FinancialSense asked me to write up a reply to Powell's rebuttal, which I'm working on. But I for one don't think that me arguing with Powell solves the real problem. I'm working on brokering a GATA-Christian debate on FSN but nothing definitive yet. Stay tuned...

Thanks for the kudos, guys!

Erik

 

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Re: Erik Townsend's Guest Article Featured on iTulip
Erik T. wrote:

Unfortunately, the webmaster at FinancialSense goofed. The correct (final) version of the article that is posted on this site was posted there for a while, and for some unknown reason the copy on FinancialSense has now reverted to an early draft that is full of error.

Please don't forward the FS link around until it's fixed. It's middle of the night in California now so this won't get fixed till morning, unfortunately.

FinancialSense asked me to write up a reply to Powell's rebuttal, which I'm working on. But I for one don't think that me arguing with Powell solves the real problem. I'm working on brokering a GATA-Christian debate on FSN but nothing definitive yet. Stay tuned...

Thanks for the kudos, guys!

Erik

 

A debate on FSN would be super. Your article was a great read. My take is that there is manipulation with all things paper, that a LOT of folks who think they are in gold aren't in gold - so the GATA sh*t stink though off isn't a bad thing since it raised awareness and helped those who thought they were in realize they are in a paper ponzi scheme.

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Re: Erik Townsend's Guest Article Featured on iTulip

Joemac,

The better question is why shouldn't there be a paper market for physical goods.

If there are people who want to bet that a commodity will rise, and people who want to bet that a commodity will fall, then there is reason for a paper market.  A paper market allows the bets to be placed.  These folks are not interested in owning the physical goods.  They are interested in making money by placing bets about whether a commodity will rise or fall.

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Re: Erik Townsend's Guest Article Featured on iTulip
joemanc wrote:

I just spent over a half hour reading Erik's article. Well written Erik! But what I still don't understand(and I apologize if it's been discussed on the site already) is why there is a paper market for physical goods? Like oil, and gold, and silver, and pork bellies of all things! Shouldn't it be if you want something, you buy something? Isn't that markets are for - bring sellers and buyers together?  It's almost like you go to a supermarket with a friend, and instead of buying say tuna, you bet your friend what the price of tuna will be in 3 months. I just don't get, but I'm willing to listen...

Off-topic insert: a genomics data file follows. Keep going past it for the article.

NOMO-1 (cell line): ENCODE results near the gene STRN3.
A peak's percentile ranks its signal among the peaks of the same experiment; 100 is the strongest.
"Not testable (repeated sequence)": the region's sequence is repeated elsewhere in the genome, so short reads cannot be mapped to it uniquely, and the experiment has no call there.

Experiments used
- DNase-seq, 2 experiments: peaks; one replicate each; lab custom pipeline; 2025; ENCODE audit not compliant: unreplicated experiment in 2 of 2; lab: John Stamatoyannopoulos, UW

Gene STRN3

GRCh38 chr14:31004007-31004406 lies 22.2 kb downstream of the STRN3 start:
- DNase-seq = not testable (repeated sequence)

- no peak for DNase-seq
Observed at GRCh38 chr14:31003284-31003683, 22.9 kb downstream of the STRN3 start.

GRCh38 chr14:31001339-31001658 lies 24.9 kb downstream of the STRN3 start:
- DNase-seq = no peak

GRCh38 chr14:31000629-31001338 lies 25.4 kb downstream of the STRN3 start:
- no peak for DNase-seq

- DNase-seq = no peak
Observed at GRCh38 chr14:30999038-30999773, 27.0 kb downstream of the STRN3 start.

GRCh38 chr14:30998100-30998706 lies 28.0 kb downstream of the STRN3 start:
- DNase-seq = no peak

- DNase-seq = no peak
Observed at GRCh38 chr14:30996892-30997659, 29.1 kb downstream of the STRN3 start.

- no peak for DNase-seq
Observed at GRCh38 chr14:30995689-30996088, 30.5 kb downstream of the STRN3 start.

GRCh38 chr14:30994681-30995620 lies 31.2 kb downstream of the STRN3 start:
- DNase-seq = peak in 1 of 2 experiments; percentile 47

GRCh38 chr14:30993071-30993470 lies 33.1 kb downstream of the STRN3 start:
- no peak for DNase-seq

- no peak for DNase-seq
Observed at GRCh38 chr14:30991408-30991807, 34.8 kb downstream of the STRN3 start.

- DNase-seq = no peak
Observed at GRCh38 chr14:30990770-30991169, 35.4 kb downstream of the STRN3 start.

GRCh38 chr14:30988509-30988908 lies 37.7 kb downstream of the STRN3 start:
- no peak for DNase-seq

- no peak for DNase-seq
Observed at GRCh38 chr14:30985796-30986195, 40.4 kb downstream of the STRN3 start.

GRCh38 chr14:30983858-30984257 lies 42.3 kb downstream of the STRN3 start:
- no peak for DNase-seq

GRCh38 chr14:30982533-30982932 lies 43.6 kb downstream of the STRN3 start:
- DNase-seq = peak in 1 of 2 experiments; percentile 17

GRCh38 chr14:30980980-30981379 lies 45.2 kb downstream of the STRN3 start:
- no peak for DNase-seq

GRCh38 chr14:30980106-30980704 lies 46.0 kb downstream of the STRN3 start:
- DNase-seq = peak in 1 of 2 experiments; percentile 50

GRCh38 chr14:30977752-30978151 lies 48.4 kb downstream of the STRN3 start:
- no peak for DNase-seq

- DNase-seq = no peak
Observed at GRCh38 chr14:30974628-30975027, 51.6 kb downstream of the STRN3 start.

How about an example of a farmer on the west coast.  He might choose to lock in a price by selling futures at the CBOT against his coming harvest early in the growing season.  Once his crops are near harvest, he can buy back his futures.  By doing this he can stay hedged during the lifecycle of the crop and also avoid having to make a distant delivery of his crops.  He can do this as long as he knows the local price for his good is approximately equal to the official market price.

On the other side of this trade might be a food processing company on the east coast.  They could choose to buy futures today to lock in their costs several months in advance under the assumption that they will sell their futures when it is time to buy the goods locally.  They are only using futures contracts to limit their sensitivity to price movements.

The real question is do the paper and physical markets need to be mixed?  I believe one of the main arguments for this is would be that for two parties to agree on physical settlement beforehand would greatly limit the liquidity pool and drastically increase the bid/ask spread.  This market would then work more like the opaque OTC market.